We finish off our mid-season prospect reports with a look at the West Virginia Power. This is a team that has seen some of the biggest breakout performers in the system the last few years, and that’s true this year. They also feature most of the key 2014 draft picks, including first rounder Cole Tucker. Here is a look at the top five stories from the first half.
The Breakout Performer For 2015
West Virginia has seen some of the biggest breakout players at their level over the last few years. They had Gregory Polanco and Alen Hanson in 2012, Tyler Glasnow in 2013, and on a smaller scale, JaCoby Jones in 2014. This year it didn’t look like they had any big potential breakout guys on the scale of Polanco, Glasnow, or Hanson, but potentially some guys like Jones. They’ve had a few surprising stories so far, with success from right-handed pitcher Austin Coley, right fielder Michael Suchy, and outfielder Jerrick Suiter. The biggest breakout performer so far has been a huge surprise.
Yeudy Garcia was signed by the Pirates at a late age for international signings, and made his pro debut last year at the age of 21 in the DSL. He jumped over three levels this year to go to West Virginia, and the reason why is clear. He features one of the best fastballs in the system, sitting in the 94-96 MPH range and touching 97, with good movement on the pitch.
Garcia is still very raw, and made the jump to the rotation this year after his initial success. He has a good feel for a changeup, and that is currently his best off-speed pitch. He needs to develop a good strikeout pitch in the upper levels. Currently he is getting by with just his fastball, but that alone won’t work above A-ball. Our mid-season rankings will come out tomorrow, and Garcia will make the biggest jump from the pre-season.
Cole Tucker’s Aggressive Push
The Pirates surprised a lot of people when they took Cole Tucker in the first round last year, although quickly after the draft it was revealed that several teams beyond the Pirates were also high on him. The Pirates went the extra step, sending Tucker to West Virginia this year, which is an aggressive push for a guy who just turned 19 this month. The aggressive drafting and the aggressive push is starting to pay off.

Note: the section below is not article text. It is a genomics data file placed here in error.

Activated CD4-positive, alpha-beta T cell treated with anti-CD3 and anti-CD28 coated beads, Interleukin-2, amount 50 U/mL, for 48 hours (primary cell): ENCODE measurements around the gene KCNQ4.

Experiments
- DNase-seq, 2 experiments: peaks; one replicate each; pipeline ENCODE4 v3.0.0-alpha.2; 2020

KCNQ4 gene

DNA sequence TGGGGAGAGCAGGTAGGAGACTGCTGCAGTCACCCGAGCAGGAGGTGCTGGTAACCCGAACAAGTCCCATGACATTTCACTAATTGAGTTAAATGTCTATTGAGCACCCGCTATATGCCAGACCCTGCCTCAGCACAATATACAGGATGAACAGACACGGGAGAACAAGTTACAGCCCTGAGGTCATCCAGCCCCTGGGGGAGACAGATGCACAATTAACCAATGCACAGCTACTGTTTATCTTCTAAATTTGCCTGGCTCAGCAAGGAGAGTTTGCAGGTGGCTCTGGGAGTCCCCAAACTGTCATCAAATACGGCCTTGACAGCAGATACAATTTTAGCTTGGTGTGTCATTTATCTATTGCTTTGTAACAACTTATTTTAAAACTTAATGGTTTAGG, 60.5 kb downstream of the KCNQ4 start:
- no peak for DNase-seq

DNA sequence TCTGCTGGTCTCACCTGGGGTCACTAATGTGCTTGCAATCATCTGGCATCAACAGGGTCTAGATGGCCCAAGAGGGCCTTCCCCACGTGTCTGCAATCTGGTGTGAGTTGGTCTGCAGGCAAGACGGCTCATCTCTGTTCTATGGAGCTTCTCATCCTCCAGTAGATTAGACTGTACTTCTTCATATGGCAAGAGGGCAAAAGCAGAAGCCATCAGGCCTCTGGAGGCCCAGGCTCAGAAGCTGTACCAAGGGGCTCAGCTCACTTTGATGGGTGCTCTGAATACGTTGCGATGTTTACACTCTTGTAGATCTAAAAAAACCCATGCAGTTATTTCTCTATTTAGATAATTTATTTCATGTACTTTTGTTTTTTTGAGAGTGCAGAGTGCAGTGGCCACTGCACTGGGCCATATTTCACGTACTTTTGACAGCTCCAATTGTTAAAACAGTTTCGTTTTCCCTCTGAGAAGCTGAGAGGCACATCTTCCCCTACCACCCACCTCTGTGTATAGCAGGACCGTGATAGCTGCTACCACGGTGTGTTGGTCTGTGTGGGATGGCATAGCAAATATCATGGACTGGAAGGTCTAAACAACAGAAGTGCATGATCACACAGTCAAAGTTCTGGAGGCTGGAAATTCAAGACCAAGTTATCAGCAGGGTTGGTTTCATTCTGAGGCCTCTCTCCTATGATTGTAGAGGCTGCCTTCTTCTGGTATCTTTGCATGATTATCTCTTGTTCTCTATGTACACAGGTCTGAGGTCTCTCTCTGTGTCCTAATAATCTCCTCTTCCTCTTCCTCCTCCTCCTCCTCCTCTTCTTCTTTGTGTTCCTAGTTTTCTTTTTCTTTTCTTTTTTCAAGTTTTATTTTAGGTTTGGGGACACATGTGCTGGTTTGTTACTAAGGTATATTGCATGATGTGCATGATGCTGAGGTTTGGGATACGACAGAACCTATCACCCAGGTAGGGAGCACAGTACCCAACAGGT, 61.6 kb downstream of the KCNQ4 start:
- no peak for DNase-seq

Tucker struggled at the plate early in the season, putting up a .608 OPS through the end of May. He has done a much better job since then, with a .791 OPS in 106 at-bats since the start of June. He’s not drawing a lot of walks, but is hitting for average, isn’t striking out a lot, and has a bit of power.
Defensively, Tucker looks smooth and athletic. He’s got the arm strength to stick at the shortstop position, and he does a good job of separating his offensive struggles from his progress on the field. Tucker has done a good job adjusting to the level considering his age, especially when you consider that this is his first time away from home at a young age. He has been improving as the year went on, and is justifying the aggressive path the Pirates took with him.
The Biggest Piece From the Travis Snider Trade
The Pirates traded Travis Snider prior to the 2015 season, getting two left-handed pitching prospects back in return. Steven Brault has been fantastic in higher levels, excelling in Bradenton, and carrying his success over to Altoona after a mid-season promotion. The better prospect of the duo was Stephen Tarpley, who started the year late after a shoulder issue at the end of Spring Training.
Tarpley has lived up to the hype so far in West Virginia, with a 2.38 ERA in 53 innings, along with a 46:16 K/BB ratio over his first ten starts. That includes a recent six inning no-hitter. He will most likely remain in West Virginia the entire 2015 season, after missing the first two months of the season, but could move quickly like Brault when he hits higher levels next year.